How to get my EC2 instance password?

I have issues with default EC2 passwords for Windows Server 2016.

Don’t get me wrong, I like that they are 32-character ones. But they are not my 32-character ones. These are really random which makes it pointless to try and type.

Now, if you were like me and actually care about security, your passwords are also long but they make sense. Like “IreallyREALLYlikeUNICORNS!BUTonlyPINKones#”.

Awesome password, am I right? *high five*

So we need a nice way to grab the default admin password. And yet again, let’s keep away from the AWS console. I did say “a nice way”, after all.

How to get my EC2 instance password?

To do so, you would generally use Get-EC2PasswordData cmdlet. Pass the instance ID and PEM key as parameters and there’s your password. Since you like manual labor, you might just as well go to AWS console and get it from there.

To automate getting the first parameter we’ll simply cheat. We’ll get all of the instances and run through them all. For the second, we’ll need a folder path. Our keys are always in the same place. There’s no point moving them around. That would only add to wasted time, rather than any kind of security.

So let’s just run through it:

Default values. Get keys from $KeyFolder , list only instances created in the last $DaysOld days and set a default region as $Region .

We’ll capture all the instances:

and go through them.

What we need now is to figure out how old they are.

As you likely already know, $Instance.Instances.LaunchTime is useless for that. It will only tell you when was the instance last started, not created.

So what do we do? We get the time when primary instance ENI was created and attached. You can’t kill it nor detach it, so it’s as old as the instance. Well, you can kill it, so let’s make an effort and write an error if you were messing around.

If there’s more than one NIC, check which one has DeviceIndex 0. That’s the primary one. If there’s none, you ruined the instance and don’t care anyway, and in all other cases just get the AttachTime from the single one.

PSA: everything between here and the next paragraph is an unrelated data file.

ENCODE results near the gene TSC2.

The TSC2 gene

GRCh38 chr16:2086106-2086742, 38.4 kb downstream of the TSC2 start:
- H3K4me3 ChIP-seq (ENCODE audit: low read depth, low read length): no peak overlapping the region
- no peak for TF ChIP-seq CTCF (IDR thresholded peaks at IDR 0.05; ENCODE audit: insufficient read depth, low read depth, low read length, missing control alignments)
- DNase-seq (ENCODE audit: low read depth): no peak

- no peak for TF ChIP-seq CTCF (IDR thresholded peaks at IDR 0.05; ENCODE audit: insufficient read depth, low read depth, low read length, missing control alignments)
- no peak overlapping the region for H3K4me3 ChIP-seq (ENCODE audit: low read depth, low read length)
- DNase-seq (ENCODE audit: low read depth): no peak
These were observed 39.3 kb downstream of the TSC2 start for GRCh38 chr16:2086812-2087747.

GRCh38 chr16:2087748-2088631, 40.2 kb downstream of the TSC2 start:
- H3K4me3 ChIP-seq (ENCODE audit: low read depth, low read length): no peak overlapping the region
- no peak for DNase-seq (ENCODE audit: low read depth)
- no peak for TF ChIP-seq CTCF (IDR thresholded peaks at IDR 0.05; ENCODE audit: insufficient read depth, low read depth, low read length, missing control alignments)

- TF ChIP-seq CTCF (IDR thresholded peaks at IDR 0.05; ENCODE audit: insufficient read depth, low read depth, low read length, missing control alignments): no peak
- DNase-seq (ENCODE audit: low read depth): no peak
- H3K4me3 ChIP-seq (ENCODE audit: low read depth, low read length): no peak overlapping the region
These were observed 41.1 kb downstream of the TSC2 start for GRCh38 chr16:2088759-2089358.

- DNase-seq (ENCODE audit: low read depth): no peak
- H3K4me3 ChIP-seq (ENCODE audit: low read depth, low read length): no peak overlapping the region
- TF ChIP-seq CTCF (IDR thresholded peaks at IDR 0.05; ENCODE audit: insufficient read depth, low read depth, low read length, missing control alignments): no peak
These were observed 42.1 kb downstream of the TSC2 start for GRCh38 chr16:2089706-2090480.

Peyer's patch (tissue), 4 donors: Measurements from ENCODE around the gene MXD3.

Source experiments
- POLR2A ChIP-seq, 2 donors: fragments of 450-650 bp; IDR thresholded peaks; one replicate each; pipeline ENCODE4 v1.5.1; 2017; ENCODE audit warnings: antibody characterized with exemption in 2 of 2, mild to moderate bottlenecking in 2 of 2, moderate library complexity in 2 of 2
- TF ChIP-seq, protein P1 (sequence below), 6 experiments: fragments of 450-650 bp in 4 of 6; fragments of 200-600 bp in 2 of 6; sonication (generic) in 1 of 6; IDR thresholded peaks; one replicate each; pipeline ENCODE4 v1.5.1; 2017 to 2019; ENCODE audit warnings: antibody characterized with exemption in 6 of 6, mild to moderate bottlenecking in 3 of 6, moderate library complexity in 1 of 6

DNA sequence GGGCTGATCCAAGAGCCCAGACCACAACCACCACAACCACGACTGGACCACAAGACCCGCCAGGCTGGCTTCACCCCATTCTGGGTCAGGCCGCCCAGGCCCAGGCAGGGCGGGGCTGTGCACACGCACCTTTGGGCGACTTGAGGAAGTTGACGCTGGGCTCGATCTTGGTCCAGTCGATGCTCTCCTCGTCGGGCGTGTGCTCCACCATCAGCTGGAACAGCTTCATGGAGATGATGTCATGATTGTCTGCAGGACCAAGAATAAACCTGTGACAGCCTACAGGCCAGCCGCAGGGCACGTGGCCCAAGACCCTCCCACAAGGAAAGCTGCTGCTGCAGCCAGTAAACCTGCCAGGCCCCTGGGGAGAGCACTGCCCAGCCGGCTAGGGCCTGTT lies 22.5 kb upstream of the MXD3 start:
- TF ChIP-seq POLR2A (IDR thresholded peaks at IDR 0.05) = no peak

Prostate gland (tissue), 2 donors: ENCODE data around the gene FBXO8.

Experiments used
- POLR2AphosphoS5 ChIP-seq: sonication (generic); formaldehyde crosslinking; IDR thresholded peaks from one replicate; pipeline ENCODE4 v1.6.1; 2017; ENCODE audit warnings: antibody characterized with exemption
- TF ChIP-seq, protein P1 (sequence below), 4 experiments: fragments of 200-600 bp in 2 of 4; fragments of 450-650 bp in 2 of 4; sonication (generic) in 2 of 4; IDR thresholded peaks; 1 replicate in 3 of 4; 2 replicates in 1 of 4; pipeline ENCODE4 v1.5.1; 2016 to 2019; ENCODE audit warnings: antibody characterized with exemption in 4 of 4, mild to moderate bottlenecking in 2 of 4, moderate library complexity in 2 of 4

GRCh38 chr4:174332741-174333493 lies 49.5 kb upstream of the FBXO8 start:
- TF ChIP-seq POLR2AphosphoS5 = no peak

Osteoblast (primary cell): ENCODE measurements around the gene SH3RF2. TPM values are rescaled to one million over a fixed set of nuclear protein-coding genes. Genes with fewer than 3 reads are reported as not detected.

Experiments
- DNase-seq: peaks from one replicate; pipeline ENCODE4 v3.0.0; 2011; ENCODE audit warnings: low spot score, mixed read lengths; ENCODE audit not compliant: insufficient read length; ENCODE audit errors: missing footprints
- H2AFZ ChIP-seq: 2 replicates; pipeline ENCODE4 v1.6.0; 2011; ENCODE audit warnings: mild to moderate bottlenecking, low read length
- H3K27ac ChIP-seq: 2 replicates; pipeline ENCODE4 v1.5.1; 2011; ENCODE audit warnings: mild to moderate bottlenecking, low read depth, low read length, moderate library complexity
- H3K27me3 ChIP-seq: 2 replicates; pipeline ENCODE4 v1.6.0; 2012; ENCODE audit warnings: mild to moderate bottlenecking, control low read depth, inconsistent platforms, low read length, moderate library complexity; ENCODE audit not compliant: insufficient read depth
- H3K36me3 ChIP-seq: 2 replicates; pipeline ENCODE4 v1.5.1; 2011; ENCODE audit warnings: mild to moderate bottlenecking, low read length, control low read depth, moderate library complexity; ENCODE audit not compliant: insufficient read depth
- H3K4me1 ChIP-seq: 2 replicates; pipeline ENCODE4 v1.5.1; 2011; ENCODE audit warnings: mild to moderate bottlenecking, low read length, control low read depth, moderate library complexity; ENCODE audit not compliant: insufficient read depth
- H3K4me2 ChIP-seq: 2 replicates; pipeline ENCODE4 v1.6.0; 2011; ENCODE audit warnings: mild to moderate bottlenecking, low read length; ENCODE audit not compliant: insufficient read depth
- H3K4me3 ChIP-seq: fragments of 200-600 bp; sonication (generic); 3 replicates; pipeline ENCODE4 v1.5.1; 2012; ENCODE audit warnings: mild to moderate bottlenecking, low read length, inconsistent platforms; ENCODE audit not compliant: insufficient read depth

We’re formatting the timestamp here, too. It’s set to variable $TimeString so you can change it in one place. Default value is set to:

Now that we have the timestamp, let’s see if the instance was launched within one day, as we have set for default.

If so, continue. Grab the password:

If not, check if the instance is terminated but still present in the list, or password simply isn’t available for whatever reason.

Now let’s get the instance name:

And form our object to display:

Then we save the object to an array and repeat for next. All instances newer than the number of days we set will be spit out at the end in a nice little table.

Take a moment now and stare in awe at the product of your craftsmanship.

Marvel at the wonders of automation and let your gaze slowly fade to black.

THE END

😀

You can change the output so it’s more in line with your needs or expectations. Or even set it to dump everything to a .csv file.

That’s not really the point as, ideally, you’re running this just to quickly get the password for your newly-launched instance. But what the hell. Knock yourself out 😀

Here how it looks in action:

Remember the part where I said I care about security? Well… that may or may not be the truth. Just don’t let anyone peek at your screen, alright? 😀

And here’s the code. Also available on https://github.com/PowerSix/MyPowerShellSpace.

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